With Grails 3 we can create a so-called fat jar or war file. To run our application we only have to use
java -jar followed by our archive file name and the application starts. Another option is to create a fully executable jar or war file, which adds a shell script in front of the jar or war file so we can immediately run the jar or war file. We don’t have to use
java -jar anymore to run our Grails application. The fully executable JAR file can only run on Unix-like systems and it is ready to be used as service using
In a previous post we learned how to add Git commit information to the
/info endpoint in our Grails application. We can add our own custom information to this endpoint by defining application properties that start with
We know Grails 3 is based on Spring Boot. This means we can use Spring Boot features in our Grails application. For example a default Grails application has a dependency on Spring Boot Actuator, which means we have a
/info endpoint when we start the application. We add the Git commit id and branch to the
/info endpoint so we can see which Git commit was used to create the running application.
Grails 3 makes it very easy to create a JAR file that is runnable with a simple
$java -jar command. We must use the Grails command
package or the Gradle task
assemble to package our application as a so-called runnable JAR file. This JAR file has all the necessary classes to start up our Grails application.
Grails 3 introduced the concept of application profiles to Grails. A profile contains the application structure, dependencies, commands and more to configure Grails for a specific type of application. The profiles are stored on the Grails Profile repository on Github. We can go there and see which profiles are available, but it is much easier to use the
list-profiles command. With this command we get an overview of all the available profiles we can use to create a new application or plugin.
To start Grails in interactive mode we simply type
grails on the command line. This starts Grails and we get an environment to run Grails commands like
run-app. Since Grails 3 the underlying build system has changed from Gant to Gradle. We can invoke Gradle tasks in interactive mode with the
gradle command. Just like we would use Gradle from the command line we can run the same tasks, but this time when Grails is in interactive mode. Grails will use the Gradle version that belongs to the current Grails version.
We even get TAB completion for Gradle tasks.
In this blog post we see how to update the Grails version of our application for a Grails 3 application. In previous Grails versions there was a special command to upgrade, but with Grails 3 it is much simpler. To update an application to a newer version in the Grails 3.0.x range we only have to change the value of the property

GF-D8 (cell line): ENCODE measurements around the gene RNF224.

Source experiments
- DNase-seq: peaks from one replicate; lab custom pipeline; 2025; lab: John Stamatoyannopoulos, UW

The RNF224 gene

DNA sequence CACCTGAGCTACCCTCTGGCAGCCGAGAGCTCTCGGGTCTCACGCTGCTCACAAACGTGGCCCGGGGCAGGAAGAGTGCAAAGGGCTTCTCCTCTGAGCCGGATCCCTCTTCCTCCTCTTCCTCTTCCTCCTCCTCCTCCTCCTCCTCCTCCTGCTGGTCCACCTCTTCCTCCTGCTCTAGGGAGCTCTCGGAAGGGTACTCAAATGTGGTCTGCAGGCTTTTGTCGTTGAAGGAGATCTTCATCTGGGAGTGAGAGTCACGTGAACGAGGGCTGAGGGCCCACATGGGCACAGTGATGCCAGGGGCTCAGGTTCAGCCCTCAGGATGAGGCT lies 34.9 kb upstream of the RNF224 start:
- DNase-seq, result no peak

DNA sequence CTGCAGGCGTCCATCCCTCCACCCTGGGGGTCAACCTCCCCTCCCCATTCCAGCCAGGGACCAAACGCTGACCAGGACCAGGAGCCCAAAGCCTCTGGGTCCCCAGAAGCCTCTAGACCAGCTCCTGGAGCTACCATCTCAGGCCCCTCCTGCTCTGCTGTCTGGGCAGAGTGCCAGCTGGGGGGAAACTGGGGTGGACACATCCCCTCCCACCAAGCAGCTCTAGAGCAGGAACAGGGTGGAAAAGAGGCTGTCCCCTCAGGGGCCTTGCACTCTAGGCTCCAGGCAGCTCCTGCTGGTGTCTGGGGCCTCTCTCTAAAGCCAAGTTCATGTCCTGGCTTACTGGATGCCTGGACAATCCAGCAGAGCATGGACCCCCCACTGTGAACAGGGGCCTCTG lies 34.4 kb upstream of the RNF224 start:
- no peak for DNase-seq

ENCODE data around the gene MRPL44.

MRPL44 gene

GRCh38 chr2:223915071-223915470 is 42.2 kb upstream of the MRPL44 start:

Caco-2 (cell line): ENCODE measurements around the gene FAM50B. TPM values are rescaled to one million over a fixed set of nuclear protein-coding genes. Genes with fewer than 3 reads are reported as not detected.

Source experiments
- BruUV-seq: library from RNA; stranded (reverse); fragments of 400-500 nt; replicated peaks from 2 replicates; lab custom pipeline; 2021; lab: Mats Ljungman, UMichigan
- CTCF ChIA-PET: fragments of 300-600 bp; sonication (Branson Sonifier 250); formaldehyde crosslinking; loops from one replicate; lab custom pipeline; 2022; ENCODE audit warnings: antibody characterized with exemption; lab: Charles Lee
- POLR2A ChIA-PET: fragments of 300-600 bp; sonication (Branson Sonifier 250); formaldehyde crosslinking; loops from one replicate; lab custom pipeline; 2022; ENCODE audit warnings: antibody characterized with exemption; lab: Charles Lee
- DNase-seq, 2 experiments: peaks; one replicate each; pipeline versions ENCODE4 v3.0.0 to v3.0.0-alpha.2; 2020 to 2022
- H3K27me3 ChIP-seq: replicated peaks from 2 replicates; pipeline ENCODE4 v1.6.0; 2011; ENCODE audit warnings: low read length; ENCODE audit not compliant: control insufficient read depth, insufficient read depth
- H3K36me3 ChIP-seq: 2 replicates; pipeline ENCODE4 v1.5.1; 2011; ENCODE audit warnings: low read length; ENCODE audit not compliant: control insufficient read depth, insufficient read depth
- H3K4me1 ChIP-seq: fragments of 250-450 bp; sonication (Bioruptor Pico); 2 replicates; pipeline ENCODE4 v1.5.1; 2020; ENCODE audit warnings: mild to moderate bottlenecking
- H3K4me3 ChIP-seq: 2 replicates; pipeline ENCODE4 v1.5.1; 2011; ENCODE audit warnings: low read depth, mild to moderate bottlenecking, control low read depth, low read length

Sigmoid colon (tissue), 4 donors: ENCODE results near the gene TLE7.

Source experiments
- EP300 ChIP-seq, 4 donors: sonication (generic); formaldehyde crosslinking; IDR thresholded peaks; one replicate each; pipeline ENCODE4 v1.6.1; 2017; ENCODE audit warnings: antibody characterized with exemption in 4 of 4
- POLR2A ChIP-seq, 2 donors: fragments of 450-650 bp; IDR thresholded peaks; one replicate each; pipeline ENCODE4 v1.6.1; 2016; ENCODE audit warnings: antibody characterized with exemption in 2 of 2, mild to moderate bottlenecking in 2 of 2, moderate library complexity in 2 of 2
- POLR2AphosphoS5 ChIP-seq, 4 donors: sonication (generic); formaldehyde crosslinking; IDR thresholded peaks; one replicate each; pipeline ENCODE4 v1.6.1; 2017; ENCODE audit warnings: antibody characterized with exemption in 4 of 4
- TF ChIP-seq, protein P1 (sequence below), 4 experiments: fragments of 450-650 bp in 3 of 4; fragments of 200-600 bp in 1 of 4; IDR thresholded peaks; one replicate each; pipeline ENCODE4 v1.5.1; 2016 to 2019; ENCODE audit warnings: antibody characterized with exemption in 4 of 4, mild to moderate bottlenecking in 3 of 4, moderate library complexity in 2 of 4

grailsVersion in the file
After we have changed the value we run the
compile tasks so all dependencies are up-to-date.
Written with Grails 3.0.8.
Since Grails 3 the logging configuration is in a separate file. Before Grails 3 we could specify the logging configuration in
grails-app/conf/Config.groovy, since Grails 3 it is in the file
grails-app/conf/logback.groovy. We also notice that since Grails 3 the default logging framework implementation is Logback. We can define a different Logback configuration file with the environment configuration property
logging.config. We can set this property in
grails-app/conf/application.yml, as Java system property (
-Dlogging.config=<location>) or environment variable (
LOGGING_CONFIG). Actually all rules for external configuration of Spring Boot apply for the configuration property
With Grails 3 we get the Spring Boot mechanism for loading external configuration files. The default base name for configuration files is
application. Grails creates for example the file
grails-app/conf/application.yml to store configuration values if we use the
create-app command. To change the base name from
application to something else we must specify a value for the Java system property
A Grails 3 application uses the same mechanism to load external configuration files as a Spring Boot application. This means the default locations are the root directory or
config/ directory in the class path and on the file system. If we want to specify a new directory to search for configuration files or specify the configuration files explicitly we can use the Java system property